I read an article recently which said that although Android is now the UK’s favourite type of smartphone, iPhone owners spend the most time on their handsets. I can believe this. I am one of those iPhone addicts who stares lovingly at my phone on the tube. Who panics, thinking it’s been stolen, when I’ve put it in a different section of my handbag.
So I was downloading the Sonic the Hedgehog app on my phone the other day (only about a quid for the full version that I played on the Sega Mega Drive aged 8 – amazing) and I got thinking how I could never have imagined then that aged 25 I would be playing the equivalent of a Game Boy in public. Kids played them, not adults. I would have been horrified to see parents playing Game Boys on the go. Admittedly, the tube may have been full of Game Boy-ing city workers back in the 90s for all I know, but to me, the thought would have been absurd.
Smartphones are hugely useful, yes, but they are also hugely fun. Their undeniably practical use makes it acceptable to use them for game playing. Because you aren’t some loser carting around a gaming console with you. No, you are a responsible adult who needs a phone for work; an adult who just happens to be playing Angry Birds to pass the time whilst travelling to a destination where you are busy and important. It’s the perfect smokescreen.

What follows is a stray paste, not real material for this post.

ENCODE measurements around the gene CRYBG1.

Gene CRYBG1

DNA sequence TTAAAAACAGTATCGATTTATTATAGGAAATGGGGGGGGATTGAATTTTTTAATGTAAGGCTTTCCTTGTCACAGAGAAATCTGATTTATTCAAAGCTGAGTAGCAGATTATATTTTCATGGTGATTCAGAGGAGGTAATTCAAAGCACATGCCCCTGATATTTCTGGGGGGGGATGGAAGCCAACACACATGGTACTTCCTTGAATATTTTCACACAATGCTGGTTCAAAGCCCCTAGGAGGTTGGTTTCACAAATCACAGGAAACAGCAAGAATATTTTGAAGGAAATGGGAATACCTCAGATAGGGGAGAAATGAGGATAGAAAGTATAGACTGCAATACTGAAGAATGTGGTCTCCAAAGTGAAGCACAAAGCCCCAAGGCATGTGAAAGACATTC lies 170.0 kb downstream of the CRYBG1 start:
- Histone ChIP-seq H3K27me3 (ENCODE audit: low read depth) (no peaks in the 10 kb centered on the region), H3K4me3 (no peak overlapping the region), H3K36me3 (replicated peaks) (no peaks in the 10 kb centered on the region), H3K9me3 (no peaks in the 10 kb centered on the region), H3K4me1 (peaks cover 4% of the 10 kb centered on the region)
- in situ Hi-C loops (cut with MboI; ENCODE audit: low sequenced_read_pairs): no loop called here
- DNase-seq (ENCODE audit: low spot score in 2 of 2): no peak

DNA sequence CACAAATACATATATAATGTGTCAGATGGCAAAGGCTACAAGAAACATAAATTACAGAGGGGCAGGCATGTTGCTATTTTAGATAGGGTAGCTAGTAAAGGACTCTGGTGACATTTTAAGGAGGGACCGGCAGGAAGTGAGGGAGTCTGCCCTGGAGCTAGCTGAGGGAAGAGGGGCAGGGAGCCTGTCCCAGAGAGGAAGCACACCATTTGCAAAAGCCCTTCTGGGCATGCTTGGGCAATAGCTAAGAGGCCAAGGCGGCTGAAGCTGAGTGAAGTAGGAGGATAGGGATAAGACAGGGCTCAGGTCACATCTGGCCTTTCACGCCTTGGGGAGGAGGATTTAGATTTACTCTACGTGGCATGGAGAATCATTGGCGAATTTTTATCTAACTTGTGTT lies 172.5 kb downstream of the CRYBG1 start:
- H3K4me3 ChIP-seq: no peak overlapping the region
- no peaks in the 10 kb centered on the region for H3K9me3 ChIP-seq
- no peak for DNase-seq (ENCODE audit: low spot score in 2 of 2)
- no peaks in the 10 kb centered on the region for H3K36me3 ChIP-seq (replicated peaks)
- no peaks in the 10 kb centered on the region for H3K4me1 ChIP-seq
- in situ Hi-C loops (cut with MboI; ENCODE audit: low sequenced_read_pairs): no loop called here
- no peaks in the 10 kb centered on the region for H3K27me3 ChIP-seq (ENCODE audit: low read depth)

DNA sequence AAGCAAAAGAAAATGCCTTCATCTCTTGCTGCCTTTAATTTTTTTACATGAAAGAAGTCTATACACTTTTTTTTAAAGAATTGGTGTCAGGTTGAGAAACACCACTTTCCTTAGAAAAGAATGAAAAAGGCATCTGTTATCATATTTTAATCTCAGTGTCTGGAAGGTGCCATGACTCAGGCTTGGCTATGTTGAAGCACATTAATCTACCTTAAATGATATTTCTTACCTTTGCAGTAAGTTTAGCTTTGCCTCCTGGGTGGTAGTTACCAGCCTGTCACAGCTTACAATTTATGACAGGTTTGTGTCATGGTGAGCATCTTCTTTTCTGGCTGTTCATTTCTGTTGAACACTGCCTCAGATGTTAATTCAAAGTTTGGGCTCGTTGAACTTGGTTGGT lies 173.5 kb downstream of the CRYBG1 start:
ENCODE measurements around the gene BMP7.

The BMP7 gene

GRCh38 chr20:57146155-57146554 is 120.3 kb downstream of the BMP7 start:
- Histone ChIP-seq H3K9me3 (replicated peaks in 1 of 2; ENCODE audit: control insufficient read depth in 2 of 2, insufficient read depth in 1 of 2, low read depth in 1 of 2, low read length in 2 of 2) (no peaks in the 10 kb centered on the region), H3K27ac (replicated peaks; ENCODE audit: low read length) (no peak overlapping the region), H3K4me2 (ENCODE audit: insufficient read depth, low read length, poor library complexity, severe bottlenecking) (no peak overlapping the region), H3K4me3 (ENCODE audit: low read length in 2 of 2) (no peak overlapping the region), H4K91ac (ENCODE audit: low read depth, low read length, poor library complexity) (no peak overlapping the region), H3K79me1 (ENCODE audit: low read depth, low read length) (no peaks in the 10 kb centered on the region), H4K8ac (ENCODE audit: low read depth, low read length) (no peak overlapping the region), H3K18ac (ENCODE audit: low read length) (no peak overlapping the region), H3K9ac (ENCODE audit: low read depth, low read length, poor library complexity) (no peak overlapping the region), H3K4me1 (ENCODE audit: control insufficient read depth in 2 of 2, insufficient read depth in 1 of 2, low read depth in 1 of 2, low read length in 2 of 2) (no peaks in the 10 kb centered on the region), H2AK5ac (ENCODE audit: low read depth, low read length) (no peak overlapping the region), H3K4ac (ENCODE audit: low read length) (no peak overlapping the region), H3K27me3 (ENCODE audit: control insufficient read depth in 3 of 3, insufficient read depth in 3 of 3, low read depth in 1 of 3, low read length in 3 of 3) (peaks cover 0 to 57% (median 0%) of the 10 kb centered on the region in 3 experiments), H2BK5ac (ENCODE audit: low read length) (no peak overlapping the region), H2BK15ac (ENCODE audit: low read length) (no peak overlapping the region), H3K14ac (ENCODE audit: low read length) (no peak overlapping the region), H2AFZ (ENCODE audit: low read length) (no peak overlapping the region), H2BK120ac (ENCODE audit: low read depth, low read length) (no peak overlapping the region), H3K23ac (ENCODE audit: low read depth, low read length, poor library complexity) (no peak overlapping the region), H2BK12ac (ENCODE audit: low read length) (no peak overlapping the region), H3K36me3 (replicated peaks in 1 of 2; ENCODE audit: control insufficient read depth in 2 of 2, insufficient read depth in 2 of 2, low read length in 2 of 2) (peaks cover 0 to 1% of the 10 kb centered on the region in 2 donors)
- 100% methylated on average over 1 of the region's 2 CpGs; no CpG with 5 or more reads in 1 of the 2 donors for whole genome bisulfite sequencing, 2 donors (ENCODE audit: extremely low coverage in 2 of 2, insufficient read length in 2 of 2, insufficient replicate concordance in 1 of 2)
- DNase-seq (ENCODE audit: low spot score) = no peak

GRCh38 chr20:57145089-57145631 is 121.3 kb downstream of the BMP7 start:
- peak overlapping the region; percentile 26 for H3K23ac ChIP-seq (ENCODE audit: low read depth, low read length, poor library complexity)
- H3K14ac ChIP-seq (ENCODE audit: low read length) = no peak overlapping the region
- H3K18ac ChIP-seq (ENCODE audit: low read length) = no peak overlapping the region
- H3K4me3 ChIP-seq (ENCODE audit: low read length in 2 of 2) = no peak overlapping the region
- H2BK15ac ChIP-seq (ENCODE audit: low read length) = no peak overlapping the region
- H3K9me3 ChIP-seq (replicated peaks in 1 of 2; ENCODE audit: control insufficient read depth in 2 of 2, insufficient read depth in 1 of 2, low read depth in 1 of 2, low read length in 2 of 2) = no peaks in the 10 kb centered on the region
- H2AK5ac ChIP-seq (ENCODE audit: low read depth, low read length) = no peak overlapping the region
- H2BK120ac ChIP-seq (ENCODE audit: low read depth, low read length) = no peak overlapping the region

Our smartphones aren’t really phones anymore. Sure, they make phone calls, but I use my iPhone more for the internet and apps and texting and music. When my digital camera broke last year I didn’t bother buying another one because the camera on my ‘phone’ is so good. Tablets aren’t marketed as phones although they can make calls (admittedly their size makes them a bit too Dom Joly “HELLO? I’M ON MY MOBILE!” to be taken seriously). With tablets, other functions are given due prominence. Calling a smartphone a phone is now more a case of habit than an apt description: I think it’s likely that the term ‘phone’ will be dropped within the next few years.
My generation is the first to grow up with video games, and I think this is part of the reason for the gaming smartphone phenomenon. We have short attention spans and a need to be constantly entertained.
I also think these smart ‘toys’ are part of a greater cultural change – there is increasingly less pressure to grow up. With more people going to uni and having kids later (due to the huge cost of raising children, low entry level wages and high property prices), being mid-twenties doesn’t feel too different to being 18. My parents might argue that my generation is unwilling to accept responsibility. However, with little external pressure to grow up, understandably people are keen to keep their freedom as long as possible. And that includes the freedom to play Sonic the Hedgehog on your smart ‘toy’ in public.